Client Scheduling Data: How Past Behavior Predicts The Future
Drawing on client scheduling data and CRM notes, businesses can predict future customer behavior and get ahead of the trends, pitching products
Marketing and customer service, as a whole, are full of patterns, but those patterns are often difficult to discern through the masses of data and repetitive interactions that make up the day. What’s a busy representative to do? The key is to make all of that data into something easily discernible and actionable.
Drawing on client scheduling data and CRM notes, businesses can predict future customer behavior and get ahead of the trends, pitching products or rescheduling appointments. Predictive analytics is at the heart of great customer service.
Setting The Schedule
It’s a prime annoyance at doctor’s offices or other service settings: canceled appointments. And while most clients are fairly reliable, there are some you can count on to no-show without notice, slowing the whole office down. But what if you could predict which patients aren’t going to show up?
Now using data from past appointments, doctor’s offices (and other businesses) can pinpoint patients likely to no-show and schedule them accordingly. That might mean double-booking that one spot, choosing a busy time where there are plenty of other things to do, or scheduling them at the end of the day to short circuit office-wide backups. It’s win-win for patients and providers.
Assessing Customer History
Another way you can improve your customers’ experience using past appointment data is by examining what happens during those meetings. Typically, CRM software is full of client notes outlining meetings, sales, and other data. It’s a centralized record of everything you do and with the right programs plugged into it, your CRM is also a predictor of what’s to come.
Assessing past customer behavior for a deeper understanding of your interactions is known as pattern mining and can help you not only determine what an individual client might do, but also how to incentivize interactions and purchases. Practices can also use such software to calculate a customer trust score, which is essentially a metric of a customer’s reliability – the more often they no-show, the lower their trust score.
Beyond scheduling, there are several ways to use customer data and marketing intelligence so that they complement each other. For example, companies know that mobile coupons increase immediate purchases. Based on what products a client already owns and what’s in their shopping cart, a company might choose to send targeted customers coupons to trigger sales. Pattern mining data says this works.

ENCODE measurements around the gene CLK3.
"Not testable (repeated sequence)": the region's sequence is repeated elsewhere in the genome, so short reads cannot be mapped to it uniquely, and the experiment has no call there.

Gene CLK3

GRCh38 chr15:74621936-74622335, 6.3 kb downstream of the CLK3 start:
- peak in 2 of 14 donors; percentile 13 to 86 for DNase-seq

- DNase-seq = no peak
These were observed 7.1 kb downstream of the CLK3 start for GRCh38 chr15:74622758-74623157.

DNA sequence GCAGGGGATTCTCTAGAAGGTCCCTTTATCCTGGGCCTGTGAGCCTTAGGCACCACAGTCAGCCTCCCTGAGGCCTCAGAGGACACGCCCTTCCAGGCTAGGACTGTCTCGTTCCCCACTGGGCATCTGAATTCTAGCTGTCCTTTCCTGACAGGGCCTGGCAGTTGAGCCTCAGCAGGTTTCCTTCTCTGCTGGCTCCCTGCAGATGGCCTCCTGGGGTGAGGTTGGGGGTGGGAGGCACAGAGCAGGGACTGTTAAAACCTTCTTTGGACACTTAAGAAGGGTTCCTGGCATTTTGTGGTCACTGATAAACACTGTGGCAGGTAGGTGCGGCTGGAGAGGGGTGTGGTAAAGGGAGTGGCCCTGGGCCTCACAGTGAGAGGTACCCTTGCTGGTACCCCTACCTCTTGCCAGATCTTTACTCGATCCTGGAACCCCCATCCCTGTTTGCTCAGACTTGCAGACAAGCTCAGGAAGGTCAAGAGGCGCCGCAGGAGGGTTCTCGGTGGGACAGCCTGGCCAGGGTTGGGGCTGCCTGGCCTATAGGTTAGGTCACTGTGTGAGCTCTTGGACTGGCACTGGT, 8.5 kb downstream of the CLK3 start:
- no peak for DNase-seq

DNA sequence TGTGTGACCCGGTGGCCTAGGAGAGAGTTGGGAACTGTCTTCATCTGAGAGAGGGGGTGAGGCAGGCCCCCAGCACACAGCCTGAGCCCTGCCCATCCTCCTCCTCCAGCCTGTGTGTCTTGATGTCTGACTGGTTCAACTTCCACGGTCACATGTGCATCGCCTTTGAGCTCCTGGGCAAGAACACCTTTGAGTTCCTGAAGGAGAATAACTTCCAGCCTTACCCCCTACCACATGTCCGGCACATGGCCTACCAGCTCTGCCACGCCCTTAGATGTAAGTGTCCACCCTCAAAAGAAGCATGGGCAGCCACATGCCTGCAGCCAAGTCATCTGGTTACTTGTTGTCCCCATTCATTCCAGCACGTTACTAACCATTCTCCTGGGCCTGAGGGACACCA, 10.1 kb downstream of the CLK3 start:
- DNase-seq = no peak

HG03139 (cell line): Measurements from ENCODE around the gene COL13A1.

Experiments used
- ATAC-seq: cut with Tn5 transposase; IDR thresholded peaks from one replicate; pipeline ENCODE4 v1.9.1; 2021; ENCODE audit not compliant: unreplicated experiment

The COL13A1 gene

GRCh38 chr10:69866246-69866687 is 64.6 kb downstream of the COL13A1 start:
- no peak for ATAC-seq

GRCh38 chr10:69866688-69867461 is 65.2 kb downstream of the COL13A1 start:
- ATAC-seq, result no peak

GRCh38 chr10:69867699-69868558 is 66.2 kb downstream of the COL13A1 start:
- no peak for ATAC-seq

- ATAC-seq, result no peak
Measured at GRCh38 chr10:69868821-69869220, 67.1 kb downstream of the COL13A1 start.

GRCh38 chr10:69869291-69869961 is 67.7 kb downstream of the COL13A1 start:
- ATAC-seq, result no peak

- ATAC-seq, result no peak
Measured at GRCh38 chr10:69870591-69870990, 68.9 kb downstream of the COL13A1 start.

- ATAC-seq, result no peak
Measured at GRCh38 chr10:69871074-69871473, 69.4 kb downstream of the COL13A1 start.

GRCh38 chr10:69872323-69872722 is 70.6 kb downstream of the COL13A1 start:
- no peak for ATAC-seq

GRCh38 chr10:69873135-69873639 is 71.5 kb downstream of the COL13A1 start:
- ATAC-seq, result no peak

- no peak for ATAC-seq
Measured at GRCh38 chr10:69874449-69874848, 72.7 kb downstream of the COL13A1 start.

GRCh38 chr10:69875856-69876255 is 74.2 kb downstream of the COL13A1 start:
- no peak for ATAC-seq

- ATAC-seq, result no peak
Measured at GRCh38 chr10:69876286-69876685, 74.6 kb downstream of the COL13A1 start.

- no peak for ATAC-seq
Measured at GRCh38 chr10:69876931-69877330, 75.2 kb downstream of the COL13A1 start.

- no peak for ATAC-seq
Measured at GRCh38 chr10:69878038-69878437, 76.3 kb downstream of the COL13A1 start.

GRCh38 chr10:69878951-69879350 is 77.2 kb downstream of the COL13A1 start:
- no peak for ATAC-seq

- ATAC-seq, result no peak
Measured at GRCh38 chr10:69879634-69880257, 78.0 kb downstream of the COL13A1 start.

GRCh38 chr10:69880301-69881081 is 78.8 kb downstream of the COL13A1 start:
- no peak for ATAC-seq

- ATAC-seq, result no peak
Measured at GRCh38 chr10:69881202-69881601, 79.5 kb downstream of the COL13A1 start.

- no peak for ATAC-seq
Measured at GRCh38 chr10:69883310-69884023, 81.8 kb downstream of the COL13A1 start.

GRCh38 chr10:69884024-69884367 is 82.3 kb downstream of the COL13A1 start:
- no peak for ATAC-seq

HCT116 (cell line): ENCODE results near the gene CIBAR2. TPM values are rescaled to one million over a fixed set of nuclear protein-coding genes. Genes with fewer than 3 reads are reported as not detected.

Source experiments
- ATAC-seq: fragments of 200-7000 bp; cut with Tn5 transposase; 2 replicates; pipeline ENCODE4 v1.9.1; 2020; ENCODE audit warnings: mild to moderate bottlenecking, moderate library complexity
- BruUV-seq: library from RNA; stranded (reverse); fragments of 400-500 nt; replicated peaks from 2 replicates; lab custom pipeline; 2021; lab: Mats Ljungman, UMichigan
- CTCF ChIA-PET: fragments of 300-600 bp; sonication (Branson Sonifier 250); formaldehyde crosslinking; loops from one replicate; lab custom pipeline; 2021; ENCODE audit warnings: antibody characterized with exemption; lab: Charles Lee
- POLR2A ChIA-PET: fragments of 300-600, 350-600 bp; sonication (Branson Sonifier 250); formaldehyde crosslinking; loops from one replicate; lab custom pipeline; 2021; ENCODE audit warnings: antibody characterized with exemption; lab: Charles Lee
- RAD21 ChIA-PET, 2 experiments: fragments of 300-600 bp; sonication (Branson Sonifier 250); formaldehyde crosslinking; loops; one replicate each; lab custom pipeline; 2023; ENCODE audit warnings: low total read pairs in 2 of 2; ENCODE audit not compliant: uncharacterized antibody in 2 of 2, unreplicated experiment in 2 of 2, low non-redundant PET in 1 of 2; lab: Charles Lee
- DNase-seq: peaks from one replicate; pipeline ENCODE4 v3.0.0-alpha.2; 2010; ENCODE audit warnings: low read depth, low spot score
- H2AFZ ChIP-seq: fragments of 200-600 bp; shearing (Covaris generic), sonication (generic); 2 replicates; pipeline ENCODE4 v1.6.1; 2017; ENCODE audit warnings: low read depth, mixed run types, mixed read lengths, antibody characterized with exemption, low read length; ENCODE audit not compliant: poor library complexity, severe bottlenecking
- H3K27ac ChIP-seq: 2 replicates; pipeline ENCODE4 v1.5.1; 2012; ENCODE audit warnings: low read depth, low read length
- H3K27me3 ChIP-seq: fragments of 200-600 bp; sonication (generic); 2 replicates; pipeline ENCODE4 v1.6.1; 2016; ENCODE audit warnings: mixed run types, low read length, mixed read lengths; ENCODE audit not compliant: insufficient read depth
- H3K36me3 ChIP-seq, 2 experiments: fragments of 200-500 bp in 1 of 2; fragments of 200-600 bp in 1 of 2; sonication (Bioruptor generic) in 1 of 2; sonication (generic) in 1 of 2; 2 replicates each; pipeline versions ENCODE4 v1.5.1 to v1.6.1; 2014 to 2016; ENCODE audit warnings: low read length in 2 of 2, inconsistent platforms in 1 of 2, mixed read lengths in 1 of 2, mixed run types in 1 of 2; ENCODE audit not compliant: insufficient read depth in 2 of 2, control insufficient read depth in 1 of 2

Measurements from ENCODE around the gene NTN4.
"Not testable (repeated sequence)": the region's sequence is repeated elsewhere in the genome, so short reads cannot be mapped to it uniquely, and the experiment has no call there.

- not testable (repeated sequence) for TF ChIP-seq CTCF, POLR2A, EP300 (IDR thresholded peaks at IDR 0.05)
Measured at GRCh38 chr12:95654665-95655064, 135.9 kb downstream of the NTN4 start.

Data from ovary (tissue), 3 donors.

If businesses find cancellations and flaky customers to be serious irritants, customers find not having everything they need to be equally annoying. Maybe you have customers who constantly need to expedite shipping because they’re running out of key office supplies. New AI can track customer replenishment patterns and automate it; in essence, scheduling sales interactions the way you’d schedule other services.
Many brands already offer some version of this, such as pet food companies that allow you to ship the same order month after month or vitamin subscription services, but this practice is less common in the business sector. By stepping up and increasing sales efficiency through automation, however, you can increase customer retention and reduce the amount of time you spend on service calls managing simple interactions.
Some customers or patients show up a few times, make a purchase or an appointment, and then you never see them again. Have they defected? Has the account gone stagnant? Are they dissatisfied? It’s hard to know without directly contacting the client to ask what happened – but maybe there’s another option.
Instead of calling the client to find out their account status, new software can assess past appointments, including analyzing all conversation text to determine the customer’s current status. This analysis can pinpoint moments of dissatisfaction that may have resulted in customer defection, needed upgrades that could lure a customer back, or other textual giveaways that can be used to trigger a new appointment and new sales. This decreases the dead, awkward interaction of service calls and makes them more purposeful.
A customer’s past purchases can reveal their future more accurately than a crystal ball in this era of big data. It’s time to line up your assessment tools and determine what’s missing in your appointment management system.